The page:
The Zion Difference

Zion Williamson

He’s superhuman. He’s able to do things normal humans can’t. He’s seminal to the success of Duke University’s basketball team and his name is Zion Williamson.

After being away from the team thanks to an ankle injury, Zion returned against Syracuse to show what Duke had been missing. But it was his performance last night against arch-rivals University of North Carolina Tar Heels that may stand as the defining moment of his Duke career. To be clear, Zion has already has several of these “career-defining” moments, but this one is different. That’s because his performance against North Carolina to send Duke to the final of the ACC Tournament was the first meaningful contribution in a rivalry that has come to define college basketball for decades.

Zion posted 31 points and 11 rebounds, one night after his return against Syracuse where he dropped 29 points and 14 rebounds. First impressions are that he’s fully recovered from the sprained ankle he suffered less than 40 seconds into his first matchup against the Tar Heels in February. But there’s more to understand with this performance.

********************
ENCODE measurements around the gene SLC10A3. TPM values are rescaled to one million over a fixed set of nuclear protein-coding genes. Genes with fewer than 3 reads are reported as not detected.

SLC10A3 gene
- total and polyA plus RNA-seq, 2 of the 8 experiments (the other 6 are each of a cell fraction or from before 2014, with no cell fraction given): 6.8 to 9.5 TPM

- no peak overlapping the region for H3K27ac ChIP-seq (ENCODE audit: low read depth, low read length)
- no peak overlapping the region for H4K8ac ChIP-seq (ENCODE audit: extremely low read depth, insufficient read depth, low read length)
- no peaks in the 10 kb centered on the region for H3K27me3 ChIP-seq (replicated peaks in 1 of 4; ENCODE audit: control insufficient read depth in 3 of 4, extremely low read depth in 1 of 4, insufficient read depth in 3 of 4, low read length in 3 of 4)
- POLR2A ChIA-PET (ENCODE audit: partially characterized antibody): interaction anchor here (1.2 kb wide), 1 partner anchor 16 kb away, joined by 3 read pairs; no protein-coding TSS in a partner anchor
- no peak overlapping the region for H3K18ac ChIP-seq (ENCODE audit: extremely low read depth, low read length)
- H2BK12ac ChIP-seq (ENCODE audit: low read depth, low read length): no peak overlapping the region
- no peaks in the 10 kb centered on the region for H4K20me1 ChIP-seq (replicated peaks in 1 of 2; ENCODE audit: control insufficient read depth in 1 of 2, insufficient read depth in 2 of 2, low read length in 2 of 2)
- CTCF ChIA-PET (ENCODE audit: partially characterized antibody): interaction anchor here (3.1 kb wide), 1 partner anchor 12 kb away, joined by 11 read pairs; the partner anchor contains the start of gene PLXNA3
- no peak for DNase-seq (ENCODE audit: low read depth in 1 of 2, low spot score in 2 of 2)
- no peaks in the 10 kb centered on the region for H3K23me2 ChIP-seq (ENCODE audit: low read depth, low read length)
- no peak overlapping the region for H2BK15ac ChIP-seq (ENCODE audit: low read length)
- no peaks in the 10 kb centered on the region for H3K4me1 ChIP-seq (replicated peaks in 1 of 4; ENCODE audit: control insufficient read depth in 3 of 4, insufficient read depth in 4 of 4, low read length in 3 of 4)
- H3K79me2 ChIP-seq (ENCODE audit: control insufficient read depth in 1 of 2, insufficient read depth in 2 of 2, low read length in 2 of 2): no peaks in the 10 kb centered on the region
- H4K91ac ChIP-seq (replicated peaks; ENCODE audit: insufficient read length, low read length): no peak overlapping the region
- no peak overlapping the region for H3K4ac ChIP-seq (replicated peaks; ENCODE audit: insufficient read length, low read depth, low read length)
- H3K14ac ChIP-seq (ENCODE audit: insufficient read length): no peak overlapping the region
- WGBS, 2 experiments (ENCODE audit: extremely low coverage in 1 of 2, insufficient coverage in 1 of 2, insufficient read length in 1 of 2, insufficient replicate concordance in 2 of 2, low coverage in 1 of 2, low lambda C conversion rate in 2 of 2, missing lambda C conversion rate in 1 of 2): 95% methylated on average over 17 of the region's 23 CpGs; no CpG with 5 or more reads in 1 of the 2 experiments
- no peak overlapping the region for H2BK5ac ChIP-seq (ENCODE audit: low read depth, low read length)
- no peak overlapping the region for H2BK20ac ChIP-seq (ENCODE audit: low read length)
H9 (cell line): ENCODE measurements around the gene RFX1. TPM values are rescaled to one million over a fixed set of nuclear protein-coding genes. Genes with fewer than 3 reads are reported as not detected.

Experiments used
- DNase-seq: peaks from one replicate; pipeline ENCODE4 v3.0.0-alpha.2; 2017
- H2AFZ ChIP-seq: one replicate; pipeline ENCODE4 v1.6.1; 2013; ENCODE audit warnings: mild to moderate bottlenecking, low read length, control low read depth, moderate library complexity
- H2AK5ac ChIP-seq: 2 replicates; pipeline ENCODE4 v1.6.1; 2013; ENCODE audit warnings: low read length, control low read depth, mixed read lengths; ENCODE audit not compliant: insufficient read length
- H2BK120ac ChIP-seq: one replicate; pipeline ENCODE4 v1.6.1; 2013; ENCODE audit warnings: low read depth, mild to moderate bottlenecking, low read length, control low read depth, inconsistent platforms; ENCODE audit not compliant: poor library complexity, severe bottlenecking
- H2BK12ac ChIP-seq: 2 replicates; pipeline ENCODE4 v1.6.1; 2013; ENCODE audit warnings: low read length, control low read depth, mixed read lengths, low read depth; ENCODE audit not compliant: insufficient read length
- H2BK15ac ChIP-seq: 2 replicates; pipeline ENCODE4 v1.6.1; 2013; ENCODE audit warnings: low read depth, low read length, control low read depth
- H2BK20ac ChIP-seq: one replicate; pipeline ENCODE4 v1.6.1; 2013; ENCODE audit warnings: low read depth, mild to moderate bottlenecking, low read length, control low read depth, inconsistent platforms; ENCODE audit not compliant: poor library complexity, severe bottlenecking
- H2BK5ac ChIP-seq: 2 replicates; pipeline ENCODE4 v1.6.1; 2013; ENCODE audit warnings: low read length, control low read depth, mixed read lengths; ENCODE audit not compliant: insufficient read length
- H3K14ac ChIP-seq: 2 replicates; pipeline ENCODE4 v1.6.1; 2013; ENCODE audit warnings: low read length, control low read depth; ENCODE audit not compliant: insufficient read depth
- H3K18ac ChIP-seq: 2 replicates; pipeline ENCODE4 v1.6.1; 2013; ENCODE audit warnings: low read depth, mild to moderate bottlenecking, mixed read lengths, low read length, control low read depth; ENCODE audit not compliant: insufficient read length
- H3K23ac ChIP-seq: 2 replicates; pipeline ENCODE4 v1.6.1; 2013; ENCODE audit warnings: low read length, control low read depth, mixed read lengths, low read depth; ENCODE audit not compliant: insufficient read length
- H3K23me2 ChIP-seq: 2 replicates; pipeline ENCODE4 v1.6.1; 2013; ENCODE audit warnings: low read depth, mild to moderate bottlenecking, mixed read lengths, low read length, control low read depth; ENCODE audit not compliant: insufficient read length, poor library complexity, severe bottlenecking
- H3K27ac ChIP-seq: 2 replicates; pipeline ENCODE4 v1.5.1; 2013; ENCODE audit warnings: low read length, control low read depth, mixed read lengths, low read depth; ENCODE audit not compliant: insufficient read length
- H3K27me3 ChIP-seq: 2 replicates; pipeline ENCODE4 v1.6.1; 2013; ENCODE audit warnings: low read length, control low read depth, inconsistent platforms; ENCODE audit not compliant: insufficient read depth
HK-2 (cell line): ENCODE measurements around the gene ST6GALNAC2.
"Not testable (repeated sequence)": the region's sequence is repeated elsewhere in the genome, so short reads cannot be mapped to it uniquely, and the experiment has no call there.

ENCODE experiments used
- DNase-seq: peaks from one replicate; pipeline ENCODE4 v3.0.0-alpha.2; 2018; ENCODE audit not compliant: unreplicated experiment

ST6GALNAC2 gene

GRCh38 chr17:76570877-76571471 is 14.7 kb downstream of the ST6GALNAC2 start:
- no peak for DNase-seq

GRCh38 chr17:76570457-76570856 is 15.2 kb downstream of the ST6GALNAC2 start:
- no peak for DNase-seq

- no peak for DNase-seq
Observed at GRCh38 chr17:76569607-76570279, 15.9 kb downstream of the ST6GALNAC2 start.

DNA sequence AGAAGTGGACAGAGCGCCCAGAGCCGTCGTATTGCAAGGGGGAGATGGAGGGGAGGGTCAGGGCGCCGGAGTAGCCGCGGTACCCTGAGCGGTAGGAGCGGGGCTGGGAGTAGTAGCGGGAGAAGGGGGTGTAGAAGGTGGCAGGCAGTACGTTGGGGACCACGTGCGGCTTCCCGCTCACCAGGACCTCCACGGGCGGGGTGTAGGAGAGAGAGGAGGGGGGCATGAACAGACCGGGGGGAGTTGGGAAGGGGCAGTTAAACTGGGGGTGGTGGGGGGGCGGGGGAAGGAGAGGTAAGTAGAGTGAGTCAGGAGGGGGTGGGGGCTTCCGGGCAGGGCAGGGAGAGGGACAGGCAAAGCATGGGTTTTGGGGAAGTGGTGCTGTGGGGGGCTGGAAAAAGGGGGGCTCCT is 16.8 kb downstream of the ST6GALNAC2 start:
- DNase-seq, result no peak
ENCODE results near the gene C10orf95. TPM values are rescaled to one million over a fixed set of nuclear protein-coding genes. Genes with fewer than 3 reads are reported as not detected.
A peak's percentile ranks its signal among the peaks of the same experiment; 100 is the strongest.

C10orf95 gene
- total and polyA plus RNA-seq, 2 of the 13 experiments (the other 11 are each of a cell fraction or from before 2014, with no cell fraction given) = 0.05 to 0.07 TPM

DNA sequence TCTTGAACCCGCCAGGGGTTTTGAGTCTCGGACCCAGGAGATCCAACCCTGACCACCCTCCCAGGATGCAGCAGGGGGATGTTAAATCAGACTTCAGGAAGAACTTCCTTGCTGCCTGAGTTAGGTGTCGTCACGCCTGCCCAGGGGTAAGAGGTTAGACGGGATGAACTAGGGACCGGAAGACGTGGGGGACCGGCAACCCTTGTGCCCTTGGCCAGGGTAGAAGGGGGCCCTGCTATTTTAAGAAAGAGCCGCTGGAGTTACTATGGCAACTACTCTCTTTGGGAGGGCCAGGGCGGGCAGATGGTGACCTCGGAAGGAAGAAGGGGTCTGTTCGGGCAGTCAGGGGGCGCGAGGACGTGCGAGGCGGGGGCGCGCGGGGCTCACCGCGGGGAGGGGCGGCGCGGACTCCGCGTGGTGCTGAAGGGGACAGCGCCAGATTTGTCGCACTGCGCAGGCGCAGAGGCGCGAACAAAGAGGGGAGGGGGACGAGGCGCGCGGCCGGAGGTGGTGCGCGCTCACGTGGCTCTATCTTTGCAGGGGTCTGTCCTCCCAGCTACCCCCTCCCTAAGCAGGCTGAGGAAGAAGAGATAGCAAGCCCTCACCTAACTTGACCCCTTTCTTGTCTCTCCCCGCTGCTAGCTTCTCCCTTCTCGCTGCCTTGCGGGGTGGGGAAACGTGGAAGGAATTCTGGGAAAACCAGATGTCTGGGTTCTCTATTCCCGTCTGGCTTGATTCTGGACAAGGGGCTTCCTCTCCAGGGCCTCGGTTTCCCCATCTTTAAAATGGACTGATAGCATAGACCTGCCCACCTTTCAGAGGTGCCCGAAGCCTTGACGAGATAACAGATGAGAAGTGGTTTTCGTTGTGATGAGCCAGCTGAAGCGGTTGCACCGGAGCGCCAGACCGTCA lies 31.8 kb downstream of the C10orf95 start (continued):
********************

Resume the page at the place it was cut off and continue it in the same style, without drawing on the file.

What I mean is that, for the first time in Zion Williamson’s college career, he demonstrated the ability to carry his team to victory (he did score over a third of the team’s points). This obviously bodes well for his NBA career. Everyone already knew that Zion would fit in perfectly in the NBA game. That said, a question that has been at the back of every analyst’s mind swirled around whether he had the leadership gene. That question was resoundingly answered last night.

So what’s next for Zion? Well it obviously is the ACC Tournament final and, more importantly, the NCAA Tournament. As the consensus best player in college basketball and the surefire #1 pick in June’s NBA Draft, Zion Williamson only has to prove that he’s able to lead a team and that he possesses that oh-so-important clutch gene that virtually every NBA star is judged upon.

Simply put, if he has it already, he has the potential to lead Duke to a national championship and make the jump to the NBA as a perennial All-Star off the bat. If he doesn’t, it won’t have any bearing on him getting selected #1 overall in June, but analysts will ask questions about his leadership abilities.

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